Sunday, December 27, 2015

Reflections of a Genderfluid

[This post is the fourth in a series on the topic of gender. If you have trouble understanding any of the topics discussed below, you may want to read those articles for context.]

It’s been awhile since I’ve written a post this personal.

But, here we go.

Sometime around late April or May, I learned about the term “gender identity” after taking a quiz created by a psychologist. I didn’t know what the term meant — so I typed it into YouTube. After a short search, I found the first three videos in my previous article.

For the first time in my life, I heard from people who had similar experiences with gender as I did, and I adopted the label “genderfluid.”

The videos contained the information I had been trying to find for a long time.

Whenever I was filling out the gender question on a form, I had always thought that if I was honest about how I felt, I would mark the boxes for both male and female. I also knew that wasn’t what the paperwork was asking for, and never did.

When I was in elementary school, I wanted to paint my nails. But then I saw an ad on TV that only showed girls painting their nails. I quickly concluded that wasn’t something boys did and didn’t do it.

My junior prom date was a close friend of mine who I met in elementary school. I thought it would be fun to try on her prom dress. However, I never had enough time alone with her to feel comfortable making such a strange request. 

Since then, I have had a strong urge to crossdress — but until recently, I had no idea why.

I wanted to understand why I felt this way. When I was in college, I searched online for information about crossdressing, gender and gender roles, but never found the stories of people like me.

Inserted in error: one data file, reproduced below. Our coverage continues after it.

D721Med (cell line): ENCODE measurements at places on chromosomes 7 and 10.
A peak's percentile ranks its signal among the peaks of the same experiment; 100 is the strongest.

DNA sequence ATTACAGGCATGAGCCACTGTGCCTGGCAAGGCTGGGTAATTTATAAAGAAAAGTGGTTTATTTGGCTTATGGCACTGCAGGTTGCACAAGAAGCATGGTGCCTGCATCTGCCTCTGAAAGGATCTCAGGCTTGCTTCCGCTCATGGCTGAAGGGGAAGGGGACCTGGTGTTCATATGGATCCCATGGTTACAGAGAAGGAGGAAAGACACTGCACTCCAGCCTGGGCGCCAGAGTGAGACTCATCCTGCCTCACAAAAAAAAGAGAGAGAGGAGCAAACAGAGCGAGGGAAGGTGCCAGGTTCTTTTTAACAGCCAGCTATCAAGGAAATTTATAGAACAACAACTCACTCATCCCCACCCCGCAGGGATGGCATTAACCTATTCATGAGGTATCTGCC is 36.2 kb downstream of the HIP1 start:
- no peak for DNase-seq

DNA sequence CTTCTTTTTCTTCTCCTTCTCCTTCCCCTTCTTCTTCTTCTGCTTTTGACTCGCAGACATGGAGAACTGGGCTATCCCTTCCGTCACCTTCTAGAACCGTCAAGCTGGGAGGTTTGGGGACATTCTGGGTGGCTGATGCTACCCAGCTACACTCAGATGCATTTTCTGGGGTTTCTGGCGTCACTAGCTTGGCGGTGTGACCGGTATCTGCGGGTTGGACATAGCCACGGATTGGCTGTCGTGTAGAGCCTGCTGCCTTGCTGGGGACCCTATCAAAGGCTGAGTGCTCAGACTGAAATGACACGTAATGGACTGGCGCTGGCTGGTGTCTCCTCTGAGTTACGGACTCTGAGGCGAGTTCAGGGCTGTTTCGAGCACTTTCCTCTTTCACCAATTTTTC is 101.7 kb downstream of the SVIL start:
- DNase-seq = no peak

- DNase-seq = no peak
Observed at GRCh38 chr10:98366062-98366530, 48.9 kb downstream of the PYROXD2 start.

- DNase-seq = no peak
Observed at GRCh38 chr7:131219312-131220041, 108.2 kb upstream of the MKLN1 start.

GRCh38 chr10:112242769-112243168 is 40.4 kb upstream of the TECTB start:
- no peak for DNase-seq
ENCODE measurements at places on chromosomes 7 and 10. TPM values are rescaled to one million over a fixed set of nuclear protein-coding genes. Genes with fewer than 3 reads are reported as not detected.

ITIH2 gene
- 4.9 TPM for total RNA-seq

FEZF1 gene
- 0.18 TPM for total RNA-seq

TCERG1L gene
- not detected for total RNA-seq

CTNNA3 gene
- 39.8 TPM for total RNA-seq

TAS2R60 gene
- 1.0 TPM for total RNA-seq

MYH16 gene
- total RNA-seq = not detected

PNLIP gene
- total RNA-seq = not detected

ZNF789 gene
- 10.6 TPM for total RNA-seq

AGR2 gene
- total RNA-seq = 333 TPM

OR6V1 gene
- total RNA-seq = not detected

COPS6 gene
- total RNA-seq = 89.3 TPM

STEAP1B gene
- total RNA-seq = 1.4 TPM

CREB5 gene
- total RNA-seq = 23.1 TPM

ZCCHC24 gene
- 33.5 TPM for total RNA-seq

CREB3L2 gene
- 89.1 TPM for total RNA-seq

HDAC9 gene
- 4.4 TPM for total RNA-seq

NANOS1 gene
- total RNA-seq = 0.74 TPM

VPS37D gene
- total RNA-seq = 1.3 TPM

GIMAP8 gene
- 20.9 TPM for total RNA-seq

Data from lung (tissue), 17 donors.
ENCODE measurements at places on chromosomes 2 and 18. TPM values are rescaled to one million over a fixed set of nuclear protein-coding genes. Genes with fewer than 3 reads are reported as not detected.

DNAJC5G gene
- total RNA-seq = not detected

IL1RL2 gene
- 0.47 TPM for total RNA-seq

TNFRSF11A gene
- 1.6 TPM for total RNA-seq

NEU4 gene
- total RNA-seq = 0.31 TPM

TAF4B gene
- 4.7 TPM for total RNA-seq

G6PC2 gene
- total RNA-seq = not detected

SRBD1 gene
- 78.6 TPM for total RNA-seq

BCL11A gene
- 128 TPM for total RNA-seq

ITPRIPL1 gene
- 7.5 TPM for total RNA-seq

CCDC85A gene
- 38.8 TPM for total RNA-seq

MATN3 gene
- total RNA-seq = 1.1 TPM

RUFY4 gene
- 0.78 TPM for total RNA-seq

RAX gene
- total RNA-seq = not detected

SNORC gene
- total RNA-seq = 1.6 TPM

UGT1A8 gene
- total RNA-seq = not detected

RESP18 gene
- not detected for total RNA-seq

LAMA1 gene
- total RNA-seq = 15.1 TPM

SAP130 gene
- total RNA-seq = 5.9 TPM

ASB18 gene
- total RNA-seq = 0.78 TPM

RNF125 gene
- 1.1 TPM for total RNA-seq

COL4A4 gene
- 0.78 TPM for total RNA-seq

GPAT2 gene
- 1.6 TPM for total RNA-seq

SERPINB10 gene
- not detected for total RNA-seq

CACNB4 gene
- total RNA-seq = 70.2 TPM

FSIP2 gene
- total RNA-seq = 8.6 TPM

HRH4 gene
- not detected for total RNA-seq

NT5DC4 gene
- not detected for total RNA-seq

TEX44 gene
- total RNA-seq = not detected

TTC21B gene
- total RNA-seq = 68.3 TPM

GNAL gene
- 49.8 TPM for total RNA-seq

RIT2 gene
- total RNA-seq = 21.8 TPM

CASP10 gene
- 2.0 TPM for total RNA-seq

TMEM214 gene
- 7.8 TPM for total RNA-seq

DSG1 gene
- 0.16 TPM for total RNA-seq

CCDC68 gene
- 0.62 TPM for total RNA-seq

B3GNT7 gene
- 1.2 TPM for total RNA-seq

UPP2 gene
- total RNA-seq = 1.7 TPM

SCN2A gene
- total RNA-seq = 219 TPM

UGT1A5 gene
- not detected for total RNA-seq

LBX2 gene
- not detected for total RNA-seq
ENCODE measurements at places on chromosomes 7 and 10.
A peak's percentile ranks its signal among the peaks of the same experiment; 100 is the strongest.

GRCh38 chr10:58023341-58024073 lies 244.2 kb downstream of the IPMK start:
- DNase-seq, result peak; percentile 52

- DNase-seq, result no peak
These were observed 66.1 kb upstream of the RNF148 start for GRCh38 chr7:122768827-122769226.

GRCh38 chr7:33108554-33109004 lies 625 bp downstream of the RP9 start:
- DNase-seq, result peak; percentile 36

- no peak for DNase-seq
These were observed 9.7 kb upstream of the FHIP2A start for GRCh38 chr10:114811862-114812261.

After learning about non-binary and genderqueer people earlier this year, I finally had the tools to begin to understand my own gender.

There are some days, about once a week, where I wake up and really want to be female. Ideally, I’d like to be able to physically transform in order to make that happen. I’d like to be female half of the time and male half of the time. While it would take quite a bit of explaining, I think it would be easier to explain than the concept of gender identity.

Unfortunately for me, physical transformations like that are only found in fantasy and science fiction.

If there were no social pressures associated with gender expression, I’d dress in feminine clothes and carry a purse on days where I woke up feeling female. Under that scenario, however, I would hope people would see me as a woman and not just a man wearing female clothes. 

But in our society, when people see a man in female clothing, they often become confused because they don’t know what’s going on. As a journalist, I feel like that would have created a barrier between me and my sources. The resulting awkwardness would have made it harder for me to do my job effectively.

In a completely unrelated development, I was laid off from my job as a reporter earlier this month.

I want to work in education for a while before returning to journalism. I’ve applied for a couple positions at the local school district.

However, I don’t think it would be any easier to express my gender working for a school. I’m sure many parents wouldn’t want a crossdresser as a substitute or tutor for their children.

I find it very frustrating that I don’t feel comfortable expressing my gender at work during my feminine times. I think it would be so problematic to do so that I have never even raised the issue with a potential employer or a boss. 

(If you happen to be a genderqueer-friendly employer, let me know.) 

As a result, on my female days, I’m very frustrated while I’m getting ready. Fortunately, the frustration mostly goes away once I’m actually at work or interacting with other people. 

There are other times where I experience gender dysphoria. Sometimes, when I look in the mirror, I think my face should be female. Other times, it looks just fine.

Sometimes, when people use the term “sir” to describe me, it doesn’t feel right. It is both gendered and formal, and doesn’t match how I think about myself. Other times, when someone calls me “sir,” there’s no problem at all.